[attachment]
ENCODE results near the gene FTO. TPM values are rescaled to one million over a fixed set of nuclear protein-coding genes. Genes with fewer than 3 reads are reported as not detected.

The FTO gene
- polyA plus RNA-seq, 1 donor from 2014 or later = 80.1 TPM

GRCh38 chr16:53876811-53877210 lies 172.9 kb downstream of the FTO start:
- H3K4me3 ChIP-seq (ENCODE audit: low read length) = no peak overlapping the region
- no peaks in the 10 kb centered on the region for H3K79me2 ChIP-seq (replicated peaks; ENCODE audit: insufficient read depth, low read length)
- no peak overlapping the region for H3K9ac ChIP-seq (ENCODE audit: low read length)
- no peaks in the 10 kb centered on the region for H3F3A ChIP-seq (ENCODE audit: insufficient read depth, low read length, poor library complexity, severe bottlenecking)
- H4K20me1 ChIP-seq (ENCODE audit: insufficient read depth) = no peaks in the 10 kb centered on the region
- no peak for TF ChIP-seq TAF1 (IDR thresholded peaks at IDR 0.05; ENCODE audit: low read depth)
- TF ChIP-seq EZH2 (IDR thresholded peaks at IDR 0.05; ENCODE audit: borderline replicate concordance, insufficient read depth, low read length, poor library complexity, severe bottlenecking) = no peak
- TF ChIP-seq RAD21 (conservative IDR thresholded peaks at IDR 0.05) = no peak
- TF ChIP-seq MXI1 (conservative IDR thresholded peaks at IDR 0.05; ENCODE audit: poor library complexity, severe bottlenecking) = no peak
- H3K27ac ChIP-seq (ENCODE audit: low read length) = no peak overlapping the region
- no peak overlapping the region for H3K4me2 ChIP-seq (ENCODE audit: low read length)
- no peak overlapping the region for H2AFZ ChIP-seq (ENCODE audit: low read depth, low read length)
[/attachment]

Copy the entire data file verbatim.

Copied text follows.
ENCODE results near the gene FTO. TPM values are rescaled to one million over a fixed set of nuclear protein-coding genes. Genes with fewer than 3 reads are reported as not detected.

The FTO gene
- polyA plus RNA-seq, 1 donor from 2014 or later = 80.1 TPM

GRCh38 chr16:53876811-53877210 lies 172.9 kb downstream of the FTO start:
- H3K4me3 ChIP-seq (ENCODE audit: low read length) = no peak overlapping the region
- no peaks in the 10 kb centered on the region for H3K79me2 ChIP-seq (replicated peaks; ENCODE audit: insufficient read depth, low read length)
- no peak overlapping the region for H3K9ac ChIP-seq (ENCODE audit: low read length)
- no peaks in the 10 kb centered on the region for H3F3A ChIP-seq (ENCODE audit: insufficient read depth, low read length, poor library complexity, severe bottlenecking)
- H4K20me1 ChIP-seq (ENCODE audit: insufficient read depth) = no peaks in the 10 kb centered on the region
- no peak for TF ChIP-seq TAF1 (IDR thresholded peaks at IDR 0.05; ENCODE audit: low read depth)
- TF ChIP-seq EZH2 (IDR thresholded peaks at IDR 0.05; ENCODE audit: borderline replicate concordance, insufficient read depth, low read length, poor library complexity, severe bottlenecking) = no peak
- TF ChIP-seq RAD21 (conservative IDR thresholded peaks at IDR 0.05) = no peak
- TF ChIP-seq MXI1 (conservative IDR thresholded peaks at IDR 0.05; ENCODE audit: poor library complexity, severe bottlenecking) = no peak
- H3K27ac ChIP-seq (ENCODE audit: low read length) = no peak overlapping the region
- no peak overlapping the region for H3K4me2 ChIP-seq (ENCODE audit: low read length)
- no peak overlapping the region for H2AFZ ChIP-seq (ENCODE audit: low read depth, low read length)